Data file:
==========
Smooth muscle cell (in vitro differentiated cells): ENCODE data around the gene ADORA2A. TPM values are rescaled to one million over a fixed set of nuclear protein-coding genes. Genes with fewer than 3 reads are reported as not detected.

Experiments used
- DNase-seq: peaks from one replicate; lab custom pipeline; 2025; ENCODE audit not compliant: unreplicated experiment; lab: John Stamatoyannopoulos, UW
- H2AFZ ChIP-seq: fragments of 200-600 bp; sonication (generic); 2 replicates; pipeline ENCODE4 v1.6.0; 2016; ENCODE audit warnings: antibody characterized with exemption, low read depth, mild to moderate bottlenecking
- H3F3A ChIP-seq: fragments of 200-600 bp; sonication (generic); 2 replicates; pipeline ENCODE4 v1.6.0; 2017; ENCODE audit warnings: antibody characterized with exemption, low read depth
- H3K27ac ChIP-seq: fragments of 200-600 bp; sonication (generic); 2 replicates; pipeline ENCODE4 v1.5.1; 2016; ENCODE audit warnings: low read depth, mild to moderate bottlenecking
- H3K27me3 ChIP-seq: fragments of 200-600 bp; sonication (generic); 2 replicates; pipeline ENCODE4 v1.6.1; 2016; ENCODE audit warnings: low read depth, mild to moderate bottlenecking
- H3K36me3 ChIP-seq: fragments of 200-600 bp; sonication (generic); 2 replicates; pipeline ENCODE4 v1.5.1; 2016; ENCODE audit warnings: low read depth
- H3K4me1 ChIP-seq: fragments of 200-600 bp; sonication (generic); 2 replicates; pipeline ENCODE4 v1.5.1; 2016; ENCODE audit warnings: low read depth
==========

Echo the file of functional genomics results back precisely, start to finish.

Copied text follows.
Smooth muscle cell (in vitro differentiated cells): ENCODE data around the gene ADORA2A. TPM values are rescaled to one million over a fixed set of nuclear protein-coding genes. Genes with fewer than 3 reads are reported as not detected.

Experiments used
- DNase-seq: peaks from one replicate; lab custom pipeline; 2025; ENCODE audit not compliant: unreplicated experiment; lab: John Stamatoyannopoulos, UW
- H2AFZ ChIP-seq: fragments of 200-600 bp; sonication (generic); 2 replicates; pipeline ENCODE4 v1.6.0; 2016; ENCODE audit warnings: antibody characterized with exemption, low read depth, mild to moderate bottlenecking
- H3F3A ChIP-seq: fragments of 200-600 bp; sonication (generic); 2 replicates; pipeline ENCODE4 v1.6.0; 2017; ENCODE audit warnings: antibody characterized with exemption, low read depth
- H3K27ac ChIP-seq: fragments of 200-600 bp; sonication (generic); 2 replicates; pipeline ENCODE4 v1.5.1; 2016; ENCODE audit warnings: low read depth, mild to moderate bottlenecking
- H3K27me3 ChIP-seq: fragments of 200-600 bp; sonication (generic); 2 replicates; pipeline ENCODE4 v1.6.1; 2016; ENCODE audit warnings: low read depth, mild to moderate bottlenecking
- H3K36me3 ChIP-seq: fragments of 200-600 bp; sonication (generic); 2 replicates; pipeline ENCODE4 v1.5.1; 2016; ENCODE audit warnings: low read depth
- H3K4me1 ChIP-seq: fragments of 200-600 bp; sonication (generic); 2 replicates; pipeline ENCODE4 v1.5.1; 2016; ENCODE audit warnings: low read depth